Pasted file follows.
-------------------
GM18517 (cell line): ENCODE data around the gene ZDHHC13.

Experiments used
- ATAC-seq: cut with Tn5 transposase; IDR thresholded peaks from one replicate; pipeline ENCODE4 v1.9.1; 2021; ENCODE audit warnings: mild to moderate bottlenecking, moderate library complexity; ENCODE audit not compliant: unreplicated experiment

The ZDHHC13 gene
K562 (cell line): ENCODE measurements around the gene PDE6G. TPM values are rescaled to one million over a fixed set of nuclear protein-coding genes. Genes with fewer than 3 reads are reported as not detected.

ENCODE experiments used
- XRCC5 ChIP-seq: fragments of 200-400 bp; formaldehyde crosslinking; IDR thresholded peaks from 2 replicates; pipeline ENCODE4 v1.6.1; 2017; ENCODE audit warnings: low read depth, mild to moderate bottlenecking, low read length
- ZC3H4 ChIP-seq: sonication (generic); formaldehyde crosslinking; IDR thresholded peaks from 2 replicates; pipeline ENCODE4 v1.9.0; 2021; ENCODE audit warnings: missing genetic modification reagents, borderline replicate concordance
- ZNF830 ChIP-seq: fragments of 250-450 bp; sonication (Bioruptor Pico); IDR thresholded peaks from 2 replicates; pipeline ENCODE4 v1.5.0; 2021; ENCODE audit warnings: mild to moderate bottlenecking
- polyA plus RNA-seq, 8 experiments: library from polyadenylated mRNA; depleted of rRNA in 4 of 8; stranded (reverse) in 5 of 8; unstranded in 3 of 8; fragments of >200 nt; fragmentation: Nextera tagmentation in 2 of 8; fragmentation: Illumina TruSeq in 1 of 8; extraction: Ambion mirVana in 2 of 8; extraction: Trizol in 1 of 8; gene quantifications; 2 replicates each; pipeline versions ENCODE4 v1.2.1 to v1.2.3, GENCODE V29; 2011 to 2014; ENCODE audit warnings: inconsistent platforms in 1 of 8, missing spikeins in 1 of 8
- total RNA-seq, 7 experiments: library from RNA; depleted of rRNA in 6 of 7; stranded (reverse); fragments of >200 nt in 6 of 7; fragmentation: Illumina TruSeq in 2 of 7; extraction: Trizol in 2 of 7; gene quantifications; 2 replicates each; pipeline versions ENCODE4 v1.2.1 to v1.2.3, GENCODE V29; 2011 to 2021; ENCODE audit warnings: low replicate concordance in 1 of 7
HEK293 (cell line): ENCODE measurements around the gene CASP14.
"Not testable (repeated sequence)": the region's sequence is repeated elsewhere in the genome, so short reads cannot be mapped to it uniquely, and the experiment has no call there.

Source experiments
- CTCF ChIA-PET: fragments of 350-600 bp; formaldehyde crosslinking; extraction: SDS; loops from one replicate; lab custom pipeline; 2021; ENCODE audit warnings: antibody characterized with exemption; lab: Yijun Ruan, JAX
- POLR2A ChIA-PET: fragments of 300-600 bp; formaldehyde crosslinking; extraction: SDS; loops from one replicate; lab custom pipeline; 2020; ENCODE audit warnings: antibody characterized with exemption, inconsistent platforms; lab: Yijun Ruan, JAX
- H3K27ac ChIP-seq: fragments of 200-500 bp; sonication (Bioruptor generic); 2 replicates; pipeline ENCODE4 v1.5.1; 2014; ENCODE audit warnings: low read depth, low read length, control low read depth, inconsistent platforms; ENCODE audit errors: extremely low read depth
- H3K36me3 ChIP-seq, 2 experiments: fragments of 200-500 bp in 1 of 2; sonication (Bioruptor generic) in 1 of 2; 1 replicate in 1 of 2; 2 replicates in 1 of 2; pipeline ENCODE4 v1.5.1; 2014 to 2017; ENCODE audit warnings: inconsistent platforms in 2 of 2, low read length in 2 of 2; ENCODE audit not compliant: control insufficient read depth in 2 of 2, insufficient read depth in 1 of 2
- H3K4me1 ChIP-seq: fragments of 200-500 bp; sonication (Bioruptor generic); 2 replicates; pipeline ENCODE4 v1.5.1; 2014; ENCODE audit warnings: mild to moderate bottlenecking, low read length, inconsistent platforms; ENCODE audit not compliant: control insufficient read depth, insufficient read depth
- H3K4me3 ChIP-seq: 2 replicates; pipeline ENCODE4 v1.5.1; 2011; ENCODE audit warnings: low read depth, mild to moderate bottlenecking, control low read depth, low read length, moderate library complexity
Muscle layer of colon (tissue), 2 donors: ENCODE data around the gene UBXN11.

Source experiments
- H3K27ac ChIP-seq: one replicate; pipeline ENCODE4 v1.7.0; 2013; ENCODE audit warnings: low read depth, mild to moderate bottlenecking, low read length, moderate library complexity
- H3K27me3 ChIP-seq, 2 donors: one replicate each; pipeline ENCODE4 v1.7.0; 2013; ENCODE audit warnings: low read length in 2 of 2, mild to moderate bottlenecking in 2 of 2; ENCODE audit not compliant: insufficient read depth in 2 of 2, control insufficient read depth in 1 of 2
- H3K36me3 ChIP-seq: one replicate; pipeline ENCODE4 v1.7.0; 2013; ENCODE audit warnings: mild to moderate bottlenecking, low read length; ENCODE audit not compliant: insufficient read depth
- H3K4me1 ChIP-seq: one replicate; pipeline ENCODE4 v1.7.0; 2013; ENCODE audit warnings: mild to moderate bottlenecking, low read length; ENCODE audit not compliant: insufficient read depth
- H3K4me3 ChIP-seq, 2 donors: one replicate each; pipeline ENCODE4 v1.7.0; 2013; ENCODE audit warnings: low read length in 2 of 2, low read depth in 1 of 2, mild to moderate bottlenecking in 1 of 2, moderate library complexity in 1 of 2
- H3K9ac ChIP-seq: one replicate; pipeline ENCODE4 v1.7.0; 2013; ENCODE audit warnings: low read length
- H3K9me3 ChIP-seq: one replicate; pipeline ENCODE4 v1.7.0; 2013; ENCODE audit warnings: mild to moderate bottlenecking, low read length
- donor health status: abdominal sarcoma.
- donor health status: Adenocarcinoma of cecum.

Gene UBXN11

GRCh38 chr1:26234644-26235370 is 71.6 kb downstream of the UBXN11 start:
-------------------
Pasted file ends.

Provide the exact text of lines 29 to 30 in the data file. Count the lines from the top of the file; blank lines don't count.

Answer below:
- H3K9me3 ChIP-seq: one replicate; pipeline ENCODE4 v1.7.0; 2013; ENCODE audit warnings: mild to moderate bottlenecking, low read length
- donor health status: abdominal sarcoma.